The EMA’s human medicines committee (CHMP) Monday recommended expanding the compassionate use of Gilead Sciences Inc.’s remdesivir so more patients with severe COVID‑19 can be treated with the investigational drug. Based on preliminary results from a U.S. NIH trial, CHMP advised that, in addition to patients undergoing invasive mechanical ventilation, the EU’s compassionate use of the drug should cover the treatment of hospitalized patients requiring supplemental oxygen, noninvasive ventilation, high-flow oxygen devices or extracorporeal membrane oxygenation.
Although the 21st Century Cures Act was enacted in December 2016, the U.S. Department of Health and Human Services (HHS) has yet to use the new authorities it received under the act to recruit and retain scientists, according to a Government Accountability Office (GAO) audit released Friday. Those authorities enable HHS agencies – such as the FDA, NIH and CDC – to offer higher salaries to 1,500 more scientists. Last month, HHS finally issued regulations to guide the implementation of those recruitment and retention authorities, and it’s now preparing guidance on allocating the additional scientist slots for each agency. NIH and FDA officials told the GAO that they would begin their recruitment and retention process after they receive their slots. It could take up to six months to fill those slots at the FDA. Since the Cures Act was passed, the FDA and NIH have continued to struggle to fill vacancies and retain staff, since the private sector pays doctors and other scientists much more. In fiscal 2017, for instance, the FDA had a 14% job vacancy rate at two of its centers while other government agencies experienced vacancy rates of 5% to 7%. That same year, the Milken Institute reported that the FDA had “substantial staffing shortfalls, with more scientists going to the private sector, where the salaries are higher, than to government positions,” the GAO said.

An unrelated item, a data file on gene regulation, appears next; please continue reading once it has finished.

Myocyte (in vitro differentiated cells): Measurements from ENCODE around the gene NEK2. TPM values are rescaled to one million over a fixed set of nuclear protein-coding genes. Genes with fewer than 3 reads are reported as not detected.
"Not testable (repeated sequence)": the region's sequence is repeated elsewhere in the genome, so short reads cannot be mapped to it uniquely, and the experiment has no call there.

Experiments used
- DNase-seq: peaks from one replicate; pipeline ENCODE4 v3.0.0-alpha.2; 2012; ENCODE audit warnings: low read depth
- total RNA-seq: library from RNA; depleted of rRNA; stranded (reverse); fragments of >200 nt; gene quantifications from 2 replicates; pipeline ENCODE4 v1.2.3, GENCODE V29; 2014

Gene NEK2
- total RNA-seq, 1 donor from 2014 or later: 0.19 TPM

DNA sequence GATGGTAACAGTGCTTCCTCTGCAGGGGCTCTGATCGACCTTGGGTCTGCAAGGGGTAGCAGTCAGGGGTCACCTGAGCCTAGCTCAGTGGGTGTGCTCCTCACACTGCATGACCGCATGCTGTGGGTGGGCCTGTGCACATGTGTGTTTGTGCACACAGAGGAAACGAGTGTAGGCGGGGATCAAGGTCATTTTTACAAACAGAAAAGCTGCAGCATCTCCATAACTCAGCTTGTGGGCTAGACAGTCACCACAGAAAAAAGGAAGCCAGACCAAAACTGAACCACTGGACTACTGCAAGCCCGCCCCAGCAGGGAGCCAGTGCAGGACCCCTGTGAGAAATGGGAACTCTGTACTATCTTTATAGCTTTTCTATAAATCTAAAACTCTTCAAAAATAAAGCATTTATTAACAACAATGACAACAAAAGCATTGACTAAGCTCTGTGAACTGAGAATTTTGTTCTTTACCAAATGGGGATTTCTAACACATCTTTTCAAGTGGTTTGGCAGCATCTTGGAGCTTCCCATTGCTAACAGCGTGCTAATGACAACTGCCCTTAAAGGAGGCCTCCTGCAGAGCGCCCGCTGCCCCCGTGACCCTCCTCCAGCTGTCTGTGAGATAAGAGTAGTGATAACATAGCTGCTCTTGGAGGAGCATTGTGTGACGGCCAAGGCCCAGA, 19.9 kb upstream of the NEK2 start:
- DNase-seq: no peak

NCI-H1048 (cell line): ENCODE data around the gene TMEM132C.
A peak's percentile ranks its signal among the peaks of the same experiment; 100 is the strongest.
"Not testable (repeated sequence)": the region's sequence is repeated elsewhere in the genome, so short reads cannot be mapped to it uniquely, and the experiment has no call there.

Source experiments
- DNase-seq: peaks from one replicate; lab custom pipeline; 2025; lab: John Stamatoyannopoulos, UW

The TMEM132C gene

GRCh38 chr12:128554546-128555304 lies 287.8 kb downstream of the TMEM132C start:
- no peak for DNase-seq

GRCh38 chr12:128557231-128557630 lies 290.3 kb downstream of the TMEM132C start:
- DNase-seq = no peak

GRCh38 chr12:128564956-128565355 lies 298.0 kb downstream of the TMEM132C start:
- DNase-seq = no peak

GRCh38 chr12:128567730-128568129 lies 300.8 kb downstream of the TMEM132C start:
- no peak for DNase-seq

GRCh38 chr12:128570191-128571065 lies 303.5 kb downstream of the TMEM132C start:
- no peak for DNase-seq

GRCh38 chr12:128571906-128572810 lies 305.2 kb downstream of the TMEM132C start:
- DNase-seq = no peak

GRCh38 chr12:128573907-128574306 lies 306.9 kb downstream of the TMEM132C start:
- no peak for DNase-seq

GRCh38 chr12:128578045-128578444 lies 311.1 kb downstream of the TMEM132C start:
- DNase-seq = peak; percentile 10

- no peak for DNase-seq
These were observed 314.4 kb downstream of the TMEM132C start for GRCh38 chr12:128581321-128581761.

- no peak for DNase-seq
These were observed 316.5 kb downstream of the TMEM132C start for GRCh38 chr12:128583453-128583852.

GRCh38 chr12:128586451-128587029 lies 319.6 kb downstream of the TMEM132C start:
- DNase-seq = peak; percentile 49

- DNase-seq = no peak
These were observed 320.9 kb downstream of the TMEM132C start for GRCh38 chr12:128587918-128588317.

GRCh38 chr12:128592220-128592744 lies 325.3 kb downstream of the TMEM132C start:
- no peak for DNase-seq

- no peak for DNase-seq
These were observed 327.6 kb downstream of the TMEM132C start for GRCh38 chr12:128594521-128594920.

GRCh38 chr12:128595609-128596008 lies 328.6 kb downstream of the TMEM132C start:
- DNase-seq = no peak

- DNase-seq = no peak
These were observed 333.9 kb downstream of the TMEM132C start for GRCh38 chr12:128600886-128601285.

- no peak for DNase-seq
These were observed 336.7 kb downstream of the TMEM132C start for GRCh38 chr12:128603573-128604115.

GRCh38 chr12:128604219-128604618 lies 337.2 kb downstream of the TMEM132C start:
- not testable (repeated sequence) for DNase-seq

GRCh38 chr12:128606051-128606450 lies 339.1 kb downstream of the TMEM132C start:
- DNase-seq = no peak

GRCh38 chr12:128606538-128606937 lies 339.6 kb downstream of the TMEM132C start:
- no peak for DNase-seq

The U.S. Court of Appeals for the Federal Circuit last week ruled that, due to how Eagle Pharmaceuticals Inc., of Woodcliff Lake, N.J., drafted patents for Belrapzo (bendamustine), it dedicated the use of ethanol to the public by disclosing, but not claiming, ethanol as an alternative solvent to propylene glycol in the claimed composition for the leukemia/lymphoma drug. The ruling affirms a lower court decision that found Slayback Pharma LLC’s application for a generic version of the drug didn’t infringe Eagle’s patents with its use of ethanol. Eagle had argued infringement based on the doctrine of equivalents, but the Federal Circuit agreed with the Princeton, N.J.-based Slayback that the “disclosure-dedication doctrine bars application of the doctrine of equivalents.” Eagle asserted that the specification didn’t disclose ethanol as an alternative when discussing the claimed antioxidant formulations; it only disclosed it in discussing unclaimed chloride salt formulations. That’s not how the appellate court reads the claim. “Nothing in the specification suggests that these repeated disclosures of ethanol are limited to certain formulations, or that they do not extend to the claimed formulation,” the court said in its precedential decision.
Resolving a felony charge of price-fixing, Apotex Corp., part of Toronto-based Apotex Inc., agreed last week to pay a $24.1 million criminal penalty and admit that it conspired with other generic drug companies to artificially raise the price of pravastatin, a cholesterol drug. As part of the 2013-2015 price-fixing scheme, Apotex communicated with competitors about the price increase and refrained from submitting competitive bids to customers that had previously purchased pravastatin from another company, according to the U.S. Department of Justice (DoJ). Apotex is the fourth generic drug company to be charged in an ongoing DoJ investigation into price fixing, bid rigging and other anticompetitive conduct in the generic drug industry; four individuals also have been charged. In addition, more than 40 states have filed a lawsuit against several generic companies alleging price fixing.